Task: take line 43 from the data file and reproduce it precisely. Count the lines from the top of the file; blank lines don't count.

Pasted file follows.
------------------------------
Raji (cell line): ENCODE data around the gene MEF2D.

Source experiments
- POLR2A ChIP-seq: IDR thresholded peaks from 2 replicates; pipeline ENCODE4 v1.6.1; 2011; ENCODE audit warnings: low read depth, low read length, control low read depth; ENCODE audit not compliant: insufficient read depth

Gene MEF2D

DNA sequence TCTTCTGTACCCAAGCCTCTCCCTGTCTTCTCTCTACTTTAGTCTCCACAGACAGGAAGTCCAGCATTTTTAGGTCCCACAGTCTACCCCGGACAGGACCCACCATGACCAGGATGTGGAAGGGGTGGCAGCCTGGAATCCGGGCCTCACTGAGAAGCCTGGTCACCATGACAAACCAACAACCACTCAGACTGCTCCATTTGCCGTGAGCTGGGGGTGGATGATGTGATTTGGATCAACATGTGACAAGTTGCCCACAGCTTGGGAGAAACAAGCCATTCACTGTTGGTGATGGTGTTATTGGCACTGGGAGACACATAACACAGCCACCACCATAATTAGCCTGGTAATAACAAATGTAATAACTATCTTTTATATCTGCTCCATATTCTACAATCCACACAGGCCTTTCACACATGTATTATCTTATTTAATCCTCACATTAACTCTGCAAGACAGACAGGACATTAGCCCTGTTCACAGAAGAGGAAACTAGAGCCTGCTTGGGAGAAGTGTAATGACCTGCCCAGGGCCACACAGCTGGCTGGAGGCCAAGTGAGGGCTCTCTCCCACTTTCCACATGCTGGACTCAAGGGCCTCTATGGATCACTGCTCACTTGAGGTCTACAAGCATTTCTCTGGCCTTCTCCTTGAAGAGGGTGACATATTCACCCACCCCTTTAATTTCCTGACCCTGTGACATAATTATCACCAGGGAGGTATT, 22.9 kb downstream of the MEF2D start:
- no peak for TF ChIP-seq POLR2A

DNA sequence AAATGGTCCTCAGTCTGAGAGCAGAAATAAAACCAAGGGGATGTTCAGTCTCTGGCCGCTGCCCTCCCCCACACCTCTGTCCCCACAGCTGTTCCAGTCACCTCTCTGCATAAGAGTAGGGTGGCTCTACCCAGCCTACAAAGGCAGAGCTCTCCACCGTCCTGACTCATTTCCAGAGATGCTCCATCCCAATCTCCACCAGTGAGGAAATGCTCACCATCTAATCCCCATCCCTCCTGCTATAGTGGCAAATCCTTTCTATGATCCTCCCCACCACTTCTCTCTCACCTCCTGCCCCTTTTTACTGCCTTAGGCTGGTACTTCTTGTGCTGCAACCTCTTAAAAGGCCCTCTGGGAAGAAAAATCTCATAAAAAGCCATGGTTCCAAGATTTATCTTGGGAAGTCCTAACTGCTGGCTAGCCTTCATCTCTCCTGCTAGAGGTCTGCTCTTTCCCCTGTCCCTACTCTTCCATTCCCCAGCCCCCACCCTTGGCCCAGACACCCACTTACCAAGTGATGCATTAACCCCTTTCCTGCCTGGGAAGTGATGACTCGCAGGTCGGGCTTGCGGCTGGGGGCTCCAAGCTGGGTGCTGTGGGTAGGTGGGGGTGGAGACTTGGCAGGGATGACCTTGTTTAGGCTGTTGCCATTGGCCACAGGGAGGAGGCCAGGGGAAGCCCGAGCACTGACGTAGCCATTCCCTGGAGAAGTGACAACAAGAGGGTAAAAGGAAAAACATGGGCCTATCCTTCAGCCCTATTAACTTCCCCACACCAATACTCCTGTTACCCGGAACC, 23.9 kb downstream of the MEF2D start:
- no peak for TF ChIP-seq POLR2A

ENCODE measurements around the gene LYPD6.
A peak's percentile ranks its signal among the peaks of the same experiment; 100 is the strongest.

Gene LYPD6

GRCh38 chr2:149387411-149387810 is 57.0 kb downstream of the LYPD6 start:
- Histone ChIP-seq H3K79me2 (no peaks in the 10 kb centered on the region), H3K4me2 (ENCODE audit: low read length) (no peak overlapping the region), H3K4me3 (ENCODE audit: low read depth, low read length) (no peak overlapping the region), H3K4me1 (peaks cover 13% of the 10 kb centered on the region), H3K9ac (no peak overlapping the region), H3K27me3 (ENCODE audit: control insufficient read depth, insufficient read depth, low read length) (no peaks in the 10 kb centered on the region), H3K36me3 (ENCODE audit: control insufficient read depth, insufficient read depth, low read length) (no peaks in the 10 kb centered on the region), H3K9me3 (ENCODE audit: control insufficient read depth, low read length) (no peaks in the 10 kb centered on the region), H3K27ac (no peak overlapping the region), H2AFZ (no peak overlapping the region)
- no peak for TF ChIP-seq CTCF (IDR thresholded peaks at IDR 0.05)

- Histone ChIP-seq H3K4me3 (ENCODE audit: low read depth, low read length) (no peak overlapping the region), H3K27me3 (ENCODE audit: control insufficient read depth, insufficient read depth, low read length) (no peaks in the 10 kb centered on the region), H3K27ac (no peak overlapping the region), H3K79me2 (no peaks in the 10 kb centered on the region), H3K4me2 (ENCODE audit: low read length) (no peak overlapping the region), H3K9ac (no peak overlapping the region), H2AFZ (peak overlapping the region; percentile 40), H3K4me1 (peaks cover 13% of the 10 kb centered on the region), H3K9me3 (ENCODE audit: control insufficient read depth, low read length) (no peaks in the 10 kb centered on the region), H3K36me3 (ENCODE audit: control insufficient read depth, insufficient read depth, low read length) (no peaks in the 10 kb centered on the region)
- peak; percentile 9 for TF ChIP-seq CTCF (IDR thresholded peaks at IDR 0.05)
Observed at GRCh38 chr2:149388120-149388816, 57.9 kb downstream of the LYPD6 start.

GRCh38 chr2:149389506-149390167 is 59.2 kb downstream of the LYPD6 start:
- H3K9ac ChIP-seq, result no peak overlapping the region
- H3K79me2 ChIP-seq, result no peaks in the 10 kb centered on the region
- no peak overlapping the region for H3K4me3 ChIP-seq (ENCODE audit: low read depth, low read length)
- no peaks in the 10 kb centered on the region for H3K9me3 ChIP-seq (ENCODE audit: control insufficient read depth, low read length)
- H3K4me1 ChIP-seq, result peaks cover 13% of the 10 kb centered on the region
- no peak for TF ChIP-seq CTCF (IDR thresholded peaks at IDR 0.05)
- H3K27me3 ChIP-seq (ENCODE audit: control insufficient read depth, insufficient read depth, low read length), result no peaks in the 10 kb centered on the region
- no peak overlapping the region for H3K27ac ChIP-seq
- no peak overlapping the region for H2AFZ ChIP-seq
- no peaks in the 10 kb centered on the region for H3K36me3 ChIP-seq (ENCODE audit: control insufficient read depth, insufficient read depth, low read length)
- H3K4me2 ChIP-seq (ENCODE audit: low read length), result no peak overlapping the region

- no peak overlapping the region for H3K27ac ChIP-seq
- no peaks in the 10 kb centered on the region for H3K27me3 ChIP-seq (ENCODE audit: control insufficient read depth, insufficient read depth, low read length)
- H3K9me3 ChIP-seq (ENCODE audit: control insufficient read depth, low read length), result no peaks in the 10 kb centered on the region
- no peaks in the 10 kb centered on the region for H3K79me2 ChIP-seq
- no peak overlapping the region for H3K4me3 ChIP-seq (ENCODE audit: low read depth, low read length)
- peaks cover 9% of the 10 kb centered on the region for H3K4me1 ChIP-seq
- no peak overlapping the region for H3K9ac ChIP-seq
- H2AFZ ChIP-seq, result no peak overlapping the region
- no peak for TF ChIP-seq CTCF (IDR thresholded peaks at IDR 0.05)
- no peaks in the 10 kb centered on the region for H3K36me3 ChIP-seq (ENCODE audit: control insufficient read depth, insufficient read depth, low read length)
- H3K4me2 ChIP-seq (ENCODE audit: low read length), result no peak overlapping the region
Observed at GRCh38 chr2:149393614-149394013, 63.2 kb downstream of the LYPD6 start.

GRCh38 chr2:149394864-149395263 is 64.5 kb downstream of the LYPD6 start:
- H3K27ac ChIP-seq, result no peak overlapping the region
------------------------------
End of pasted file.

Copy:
- H3K27ac ChIP-seq, result no peak overlapping the region